Is It A 4, Is It An 8, No It's SuperBraid, by Yo-Zuri
Total Score: 7.58 -
There was a time when Yo-Zuri Hybrid was the only line I fished. While there have been other line products to come and go for the manufacturer, that copoly is surprisingly still around. Then again maybe not so surprisingly since it is a good product. On a recent search for some new lines to try, I decided to check in with Yo-Zuri and was happy to find a new-to-me braid product so I bought a couple of spools to check out. Introducing Yo-Zuri's SuperBraid fishing line.
Yo-Zuri SuperBraid Specifications
||Braided Line (10-40 = 4 strand : 50-80 = 8 strand)
||Blue, Dark Green
||10, 15, 20 ,30, 40, 50, 65, 80
|Line Weights Fished
||40 & 50
||$12.99-18.99/150yd Spool (~0.10/yd avg)
Background: Yo-Zuri debuted their SuperBraid about four or five years ago. It is made from the polyethylene product Izanas, same material found in Daiwa's JBraid Grand. Yo-Zuri takes an interesting approach with this line making it with only 4 strands for the 10 to 40 pound test while the 50 to 80 pound test are made with 8 strands. Usually a manufacturer will stick with just one strand count through an entire product. If the strand counts change, we usually see two different product lines.
Introducing Yo-Zuri SuperBraid
Impressions: Intrigued by this strategy, I purchased a spool of the 4 strand 40 and 8 strand 50 to see if there were any tangible differences. Running a length of each line between the fingers, one after the other, there is definitely a difference in texture. As expected, the 4 strand 40 has a rougher texture than the 50. The 50 is actually quite smooth, typical of the 8 strand composition. Both lines feature a very subtle waxy coating that does not seem to affect the line's body or limpness too much. Checking out their diameters with a micrometer, I got an average of 0.306mm for the 40 pound and 0.334 for the 50. The average for each was taken by measuring 5 different spots over the length of 5 feet of line.
Yozuri SuperBraid is available in 10lb - 80lb test
Real World Tests: I spooled the 40lb SuperBraid on my Shimano Bantam MGL and mounted it on my Kistler Helium He3-H-711 as a non-traditional crankbait combo towing a Rapala BX Big Brat through weed beds, and chose my 13 Fishing Concept Z SLD as home for the 50lb first on board an Edge Rods Black Widow 807-1 swimbait stick then on board my Kistler Zbone ZB3LMH73 for some bladed/swim jig action with Megabass of America's Uoze Swimmer tipped with an XZone Pro Series Swammer paddletail.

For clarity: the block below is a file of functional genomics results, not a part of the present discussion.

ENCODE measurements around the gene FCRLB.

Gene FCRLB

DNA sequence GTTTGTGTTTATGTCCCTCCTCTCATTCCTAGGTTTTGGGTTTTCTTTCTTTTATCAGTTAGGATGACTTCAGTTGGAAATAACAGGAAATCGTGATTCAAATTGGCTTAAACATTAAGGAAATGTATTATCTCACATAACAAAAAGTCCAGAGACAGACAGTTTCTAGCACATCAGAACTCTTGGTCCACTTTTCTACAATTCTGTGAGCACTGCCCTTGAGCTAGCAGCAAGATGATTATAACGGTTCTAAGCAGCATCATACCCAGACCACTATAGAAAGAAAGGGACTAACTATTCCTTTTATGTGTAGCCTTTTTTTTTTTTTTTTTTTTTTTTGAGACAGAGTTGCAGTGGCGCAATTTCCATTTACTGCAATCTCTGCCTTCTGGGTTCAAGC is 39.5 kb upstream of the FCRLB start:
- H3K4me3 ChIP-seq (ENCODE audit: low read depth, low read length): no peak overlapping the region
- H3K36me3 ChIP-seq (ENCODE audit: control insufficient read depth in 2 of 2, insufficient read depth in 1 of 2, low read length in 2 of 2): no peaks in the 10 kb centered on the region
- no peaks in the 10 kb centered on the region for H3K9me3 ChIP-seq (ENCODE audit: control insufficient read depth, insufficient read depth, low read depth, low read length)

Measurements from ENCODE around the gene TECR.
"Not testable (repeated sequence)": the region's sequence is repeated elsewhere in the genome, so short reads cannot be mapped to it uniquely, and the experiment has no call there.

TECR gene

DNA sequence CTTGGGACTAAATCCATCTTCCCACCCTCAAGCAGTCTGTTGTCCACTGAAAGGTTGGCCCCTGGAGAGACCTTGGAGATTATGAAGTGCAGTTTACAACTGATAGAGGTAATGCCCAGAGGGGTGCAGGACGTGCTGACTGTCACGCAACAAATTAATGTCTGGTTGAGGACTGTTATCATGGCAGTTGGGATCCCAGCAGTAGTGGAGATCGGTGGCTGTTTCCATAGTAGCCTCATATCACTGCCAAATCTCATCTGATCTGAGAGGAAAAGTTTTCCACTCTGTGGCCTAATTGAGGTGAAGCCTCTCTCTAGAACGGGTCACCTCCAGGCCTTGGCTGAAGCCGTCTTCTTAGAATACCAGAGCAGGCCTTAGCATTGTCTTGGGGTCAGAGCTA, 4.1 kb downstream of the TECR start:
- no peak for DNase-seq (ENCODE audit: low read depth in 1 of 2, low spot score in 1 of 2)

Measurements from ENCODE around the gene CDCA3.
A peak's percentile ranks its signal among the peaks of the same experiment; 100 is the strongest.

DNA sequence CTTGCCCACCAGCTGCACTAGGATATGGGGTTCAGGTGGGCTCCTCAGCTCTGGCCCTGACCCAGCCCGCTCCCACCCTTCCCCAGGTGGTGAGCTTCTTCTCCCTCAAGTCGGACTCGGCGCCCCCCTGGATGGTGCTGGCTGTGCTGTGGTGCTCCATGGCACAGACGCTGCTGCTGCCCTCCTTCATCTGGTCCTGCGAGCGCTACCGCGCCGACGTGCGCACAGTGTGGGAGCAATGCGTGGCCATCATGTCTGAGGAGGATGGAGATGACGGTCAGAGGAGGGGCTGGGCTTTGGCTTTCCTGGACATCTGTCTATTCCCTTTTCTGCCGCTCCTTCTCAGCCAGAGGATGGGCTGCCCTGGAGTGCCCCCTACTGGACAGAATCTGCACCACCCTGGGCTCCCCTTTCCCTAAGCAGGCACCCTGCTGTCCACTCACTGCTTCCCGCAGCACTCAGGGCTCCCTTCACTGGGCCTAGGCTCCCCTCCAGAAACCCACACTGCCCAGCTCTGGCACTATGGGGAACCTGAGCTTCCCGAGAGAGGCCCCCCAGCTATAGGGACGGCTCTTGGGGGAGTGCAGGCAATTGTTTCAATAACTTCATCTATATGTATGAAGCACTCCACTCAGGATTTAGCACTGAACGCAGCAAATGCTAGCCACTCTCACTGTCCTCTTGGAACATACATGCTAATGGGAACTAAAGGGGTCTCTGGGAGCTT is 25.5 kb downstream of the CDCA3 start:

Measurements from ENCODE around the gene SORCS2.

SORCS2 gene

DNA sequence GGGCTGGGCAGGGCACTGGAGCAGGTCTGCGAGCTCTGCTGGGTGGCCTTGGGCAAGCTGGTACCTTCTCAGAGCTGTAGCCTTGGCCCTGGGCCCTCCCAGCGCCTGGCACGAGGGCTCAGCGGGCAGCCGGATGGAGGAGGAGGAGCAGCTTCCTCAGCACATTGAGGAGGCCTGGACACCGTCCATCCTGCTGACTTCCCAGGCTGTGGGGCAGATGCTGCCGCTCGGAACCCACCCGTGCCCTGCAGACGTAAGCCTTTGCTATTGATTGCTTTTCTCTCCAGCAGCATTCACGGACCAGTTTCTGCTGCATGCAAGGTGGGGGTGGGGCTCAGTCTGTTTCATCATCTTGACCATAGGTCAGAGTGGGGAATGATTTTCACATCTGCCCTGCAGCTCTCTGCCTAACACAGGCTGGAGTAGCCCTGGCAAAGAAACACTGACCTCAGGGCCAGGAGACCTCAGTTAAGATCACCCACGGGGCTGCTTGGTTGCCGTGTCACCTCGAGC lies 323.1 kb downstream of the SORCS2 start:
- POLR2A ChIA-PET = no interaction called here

It almost looks like a laser coming off my Concept Z SLD
Casting: Both the 40 and 50 pound test Yo-Zuri SuperBraids cast and handle nicely. That coating over the line is not excessive, so there is none of that break-in period waiting for the line to become more manageable. In fact, I really liked how the 50 handled on my Concept Z SLD. So much so, that I ended up switching rods one day because the swimbait bite wasn't happening and I wanted to see how the line handled under pressure of a fish.
I fished the 8 strand 50 on my Concept Z SLD and the 4 strand 40
on my Bantam MGL
Abrasion: This is where Yo-Zuri SuperBraid does not align with the way I fish. We all know that braided lines, in general, are not suited for fishing in environments where there are truly hard, abrasive surfaces. The strategy with braid when it comes to resisting abrasion is to either go with a thicker than normal line essentially resisting the abrasion by using more material, or tie on a leader of fluorocarbon or nylon mono.
8 strand on top, 4 strand on bottom
The ability to dish out the abrasion and cut its way out of weedy environments is becoming the metric by which braid is measured lately. In this instance, 4 strands are generally better at this than 8 strands because of their more coarse texture. Except some of that original definition of abrasion tends to hold true here. Usually, if you're fishing in weedy environments, you'll choose a thicker braid with that coarse texture.
Bunched up in my hand and dropped on the surface of our work
bench, SuperBraid is somewhat stiff off the spool
By only offering their 4 strand version of SuperBraid in 40 pound test and below, Yo-Zuri kind of takes away this strategy. The 40 pound is just barely thick enough for me to comfortably fish a bladed/swimming jig, paddletail, or squarebill crank through the weeds, but I wouldn't be comfortable flipping or pitching with it. For that, I'd go with 50 pound or above which isn't a problem, but then I don't get the advantage of that more coarse texture to more easily cut its way out of the weeds. This isn't a huge issue for me, but it is a bit odd and counter intuitive.
The 4 strand is rough in texture but not terribly noisy through
Noise: The noise factor through the guides with this line is pretty good. The 50 pound was relatively quiet and the 40 was more quiet than I expected given its texture. In all three instances, however, I was using fishing rods wrapped with guides that had some type of ceramic insert. None of these rods had bare metal guides where that grinding sound of the braid is really enhanced. Just the same, if I did not notice any sound while fishing, it's a good thing, and I didn't notice much coming from either strength of Yo-Zuri SuperBraid.